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Proceedings Article

The Gamma-Ray Imager/Polarimeter for Solar flares (GRIPS)

[+] Author Affiliations
Albert Y. Shih

NASA Goddard Space Flight Ctr. (United States)

Robert P. Lin

Space Sciences Lab. and Univ. of California, Berkeley (United States)

Gordon J. Hurford, Nicole A. Duncan, Pascal Saint-Hilaire, Hazel M. Bain, Steven E. Boggs, Andreas C. Zoglauer

Univ. of California, Berkeley (United States)

David M. Smith

Univ. of California, Santa Cruz (United States)

Hiroyasu Tajima

Solar Terrestrial Environment Lab., Stanford Univ. (United States)

Mark S. Amman

Lawrence Berkeley National Lab. (United States)

Tadayuki Takahashi

Institute of Space and Astronautical Science, Japan Aerospace Exploration Agency (Japan)

Proc. SPIE 8443, Space Telescopes and Instrumentation 2012: Ultraviolet to Gamma Ray, 84434H (September 7, 2012); doi:10.1117/12.926450
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From Conference Volume 8443

  • Space Telescopes and Instrumentation 2012: Ultraviolet to Gamma Ray
  • Tadayuki Takahashi; Stephen S. Murray; Jan-Willem A. den Herder
  • Amsterdam, Netherlands | July 01, 2012

abstract

The balloon-borne Gamma-Ray Imager/Polarimeter for Solar flares (GRIPS) instrument will provide a near-optimal combination of high-resolution imaging, spectroscopy, and polarimetry of solar-flare gamma-ray/hard X-ray emissions from ~20 keV to >~10 MeV. GRIPS will address questions raised by recent solar flare observations regarding particle acceleration and energy release, such as: What causes the spatial separation between energetic electrons producing hard X-rays and energetic ions producing gamma-ray lines? How anisotropic are the relativistic electrons, and why can they dominate in the corona? How do the compositions of accelerated and ambient material vary with space and time, and why? The spectrometer/polarimeter consists of sixteen 3D position-sensitive germanium detectors (3D-GeDs), where each energy deposition is individually recorded with an energy resolution of a few keV FWHM and a spatial resolution of <0.1 mm3. Imaging is accomplished by a single multi-pitch rotating modulator (MPRM), a 2.5-cm thick tungstenalloy slit/slat grid with pitches that range quasi-continuously from 1 to 13 mm. The MPRM is situated 8 meters from the spectrometer to provide excellent image quality and unparalleled angular resolution at gamma-ray energies (12.5 arcsec FWHM), sufficient to separate 2.2 MeV footpoint sources for almost all flares. Polarimetry is accomplished by analyzing the anisotropy of reconstructed Compton scattering in the 3D-GeDs (i.e., as an active scatterer), with an estimated minimum detectable polarization of a few percent at 150–650 keV in an X-class flare. GRIPS is scheduled for a continental-US engineering test flight in fall 2013, followed by long or ultra-long duration balloon flights in Antarctica. © (2012) COPYRIGHT Society of Photo-Optical Instrumentation Engineers (SPIE). Downloading of the abstract is permitted for personal use only.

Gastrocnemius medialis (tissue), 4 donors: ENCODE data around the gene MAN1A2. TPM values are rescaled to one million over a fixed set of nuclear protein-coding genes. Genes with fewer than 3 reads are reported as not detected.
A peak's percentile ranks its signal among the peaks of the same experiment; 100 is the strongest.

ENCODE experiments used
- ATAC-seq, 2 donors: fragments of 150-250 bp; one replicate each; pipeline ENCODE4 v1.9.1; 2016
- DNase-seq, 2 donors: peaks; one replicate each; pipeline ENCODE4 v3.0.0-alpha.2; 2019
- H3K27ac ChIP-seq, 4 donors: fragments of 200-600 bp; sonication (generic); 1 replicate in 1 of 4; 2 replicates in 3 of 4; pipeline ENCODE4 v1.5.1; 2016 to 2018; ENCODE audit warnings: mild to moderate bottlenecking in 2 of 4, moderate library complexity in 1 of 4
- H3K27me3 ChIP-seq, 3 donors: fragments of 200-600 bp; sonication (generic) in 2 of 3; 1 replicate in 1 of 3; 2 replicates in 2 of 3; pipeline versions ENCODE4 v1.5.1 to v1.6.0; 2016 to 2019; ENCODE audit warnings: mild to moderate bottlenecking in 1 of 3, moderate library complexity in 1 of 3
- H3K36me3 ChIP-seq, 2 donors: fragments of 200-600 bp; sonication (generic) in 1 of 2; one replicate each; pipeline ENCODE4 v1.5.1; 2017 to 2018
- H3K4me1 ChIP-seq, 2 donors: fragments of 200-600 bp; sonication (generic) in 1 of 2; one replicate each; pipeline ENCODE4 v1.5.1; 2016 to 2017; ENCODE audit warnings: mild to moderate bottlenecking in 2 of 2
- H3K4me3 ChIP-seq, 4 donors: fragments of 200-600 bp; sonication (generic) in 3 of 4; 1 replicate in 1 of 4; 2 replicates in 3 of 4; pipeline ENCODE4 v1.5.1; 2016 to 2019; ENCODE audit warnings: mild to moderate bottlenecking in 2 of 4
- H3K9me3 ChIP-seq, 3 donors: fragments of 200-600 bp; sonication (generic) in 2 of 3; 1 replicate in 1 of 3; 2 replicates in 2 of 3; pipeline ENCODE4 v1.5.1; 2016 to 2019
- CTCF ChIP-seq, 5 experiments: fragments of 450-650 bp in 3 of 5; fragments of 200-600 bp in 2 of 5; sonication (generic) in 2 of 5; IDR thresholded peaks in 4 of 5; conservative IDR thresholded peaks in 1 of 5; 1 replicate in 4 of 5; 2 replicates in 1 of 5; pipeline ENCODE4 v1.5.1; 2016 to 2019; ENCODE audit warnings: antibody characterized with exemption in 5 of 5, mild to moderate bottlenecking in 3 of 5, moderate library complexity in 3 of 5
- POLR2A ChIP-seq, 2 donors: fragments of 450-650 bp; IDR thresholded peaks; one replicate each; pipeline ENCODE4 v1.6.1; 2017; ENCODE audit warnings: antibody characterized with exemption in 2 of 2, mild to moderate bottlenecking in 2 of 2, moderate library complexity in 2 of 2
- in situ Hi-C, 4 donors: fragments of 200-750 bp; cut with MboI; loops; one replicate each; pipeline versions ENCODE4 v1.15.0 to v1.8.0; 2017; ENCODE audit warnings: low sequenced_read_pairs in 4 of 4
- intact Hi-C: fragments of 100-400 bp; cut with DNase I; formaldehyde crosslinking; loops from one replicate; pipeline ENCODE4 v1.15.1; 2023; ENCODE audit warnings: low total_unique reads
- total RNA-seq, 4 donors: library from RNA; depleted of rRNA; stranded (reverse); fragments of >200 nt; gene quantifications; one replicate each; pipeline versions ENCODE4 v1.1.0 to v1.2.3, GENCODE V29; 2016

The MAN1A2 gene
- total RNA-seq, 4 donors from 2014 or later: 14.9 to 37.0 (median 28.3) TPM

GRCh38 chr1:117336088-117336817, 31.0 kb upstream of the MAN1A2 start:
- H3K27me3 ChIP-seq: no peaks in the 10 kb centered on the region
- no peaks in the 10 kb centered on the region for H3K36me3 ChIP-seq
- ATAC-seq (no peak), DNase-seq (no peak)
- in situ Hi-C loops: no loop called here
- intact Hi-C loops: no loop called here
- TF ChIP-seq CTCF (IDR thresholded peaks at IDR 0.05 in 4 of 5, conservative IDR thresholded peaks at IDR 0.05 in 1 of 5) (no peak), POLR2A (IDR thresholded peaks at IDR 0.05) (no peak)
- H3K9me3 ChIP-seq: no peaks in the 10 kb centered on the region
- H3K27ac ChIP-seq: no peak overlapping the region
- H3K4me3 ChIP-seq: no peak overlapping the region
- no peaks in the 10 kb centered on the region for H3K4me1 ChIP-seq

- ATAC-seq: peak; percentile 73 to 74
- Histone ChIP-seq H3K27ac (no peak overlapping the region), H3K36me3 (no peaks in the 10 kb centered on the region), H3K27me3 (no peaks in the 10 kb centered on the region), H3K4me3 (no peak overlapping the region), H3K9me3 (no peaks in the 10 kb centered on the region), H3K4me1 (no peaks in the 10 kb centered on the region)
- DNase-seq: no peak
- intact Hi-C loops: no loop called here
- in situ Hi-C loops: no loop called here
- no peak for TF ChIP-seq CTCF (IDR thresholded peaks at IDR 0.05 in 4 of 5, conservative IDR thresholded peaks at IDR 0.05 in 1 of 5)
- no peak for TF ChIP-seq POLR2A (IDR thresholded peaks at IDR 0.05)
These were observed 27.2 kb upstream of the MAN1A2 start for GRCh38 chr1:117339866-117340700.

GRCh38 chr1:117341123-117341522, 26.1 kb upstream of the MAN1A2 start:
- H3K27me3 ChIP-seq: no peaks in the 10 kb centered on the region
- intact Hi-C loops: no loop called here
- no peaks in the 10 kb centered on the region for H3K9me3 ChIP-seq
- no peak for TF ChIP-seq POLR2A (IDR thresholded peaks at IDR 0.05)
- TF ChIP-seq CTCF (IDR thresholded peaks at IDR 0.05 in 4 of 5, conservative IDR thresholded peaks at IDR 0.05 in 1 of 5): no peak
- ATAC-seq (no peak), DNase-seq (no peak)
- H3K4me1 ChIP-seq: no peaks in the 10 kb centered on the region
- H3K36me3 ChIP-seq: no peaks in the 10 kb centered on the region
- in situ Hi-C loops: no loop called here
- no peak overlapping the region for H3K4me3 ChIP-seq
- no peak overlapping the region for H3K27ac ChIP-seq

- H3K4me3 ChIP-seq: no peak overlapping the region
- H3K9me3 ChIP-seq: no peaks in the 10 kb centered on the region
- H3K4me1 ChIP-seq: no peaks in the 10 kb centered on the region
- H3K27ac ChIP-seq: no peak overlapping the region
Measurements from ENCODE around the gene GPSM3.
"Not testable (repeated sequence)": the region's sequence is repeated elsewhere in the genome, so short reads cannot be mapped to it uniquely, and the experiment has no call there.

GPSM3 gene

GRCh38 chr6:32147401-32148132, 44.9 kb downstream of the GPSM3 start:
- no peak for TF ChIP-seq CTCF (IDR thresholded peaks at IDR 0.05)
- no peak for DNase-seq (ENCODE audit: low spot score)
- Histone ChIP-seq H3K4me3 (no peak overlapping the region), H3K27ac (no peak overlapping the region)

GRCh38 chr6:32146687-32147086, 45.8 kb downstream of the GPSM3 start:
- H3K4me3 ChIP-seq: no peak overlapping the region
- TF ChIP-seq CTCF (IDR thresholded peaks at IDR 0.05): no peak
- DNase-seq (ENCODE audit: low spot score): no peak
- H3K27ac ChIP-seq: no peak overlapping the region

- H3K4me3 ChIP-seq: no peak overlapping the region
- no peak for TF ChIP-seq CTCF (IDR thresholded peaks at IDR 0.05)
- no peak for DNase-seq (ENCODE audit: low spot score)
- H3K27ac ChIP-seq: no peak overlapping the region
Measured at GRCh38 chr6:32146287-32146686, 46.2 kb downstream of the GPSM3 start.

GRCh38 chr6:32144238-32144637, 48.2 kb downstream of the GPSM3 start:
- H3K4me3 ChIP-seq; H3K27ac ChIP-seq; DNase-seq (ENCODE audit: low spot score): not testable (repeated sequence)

Citation

Albert Y. Shih ; Robert P. Lin ; Gordon J. Hurford ; Nicole A. Duncan ; Pascal Saint-Hilaire, et al.
" The Gamma-Ray Imager/Polarimeter for Solar flares (GRIPS) ", Proc. SPIE 8443, Space Telescopes and Instrumentation 2012: Ultraviolet to Gamma Ray, 84434H (September 7, 2012); doi:10.1117/12.926450; http://dx.doi.org/10.1117/12.926450


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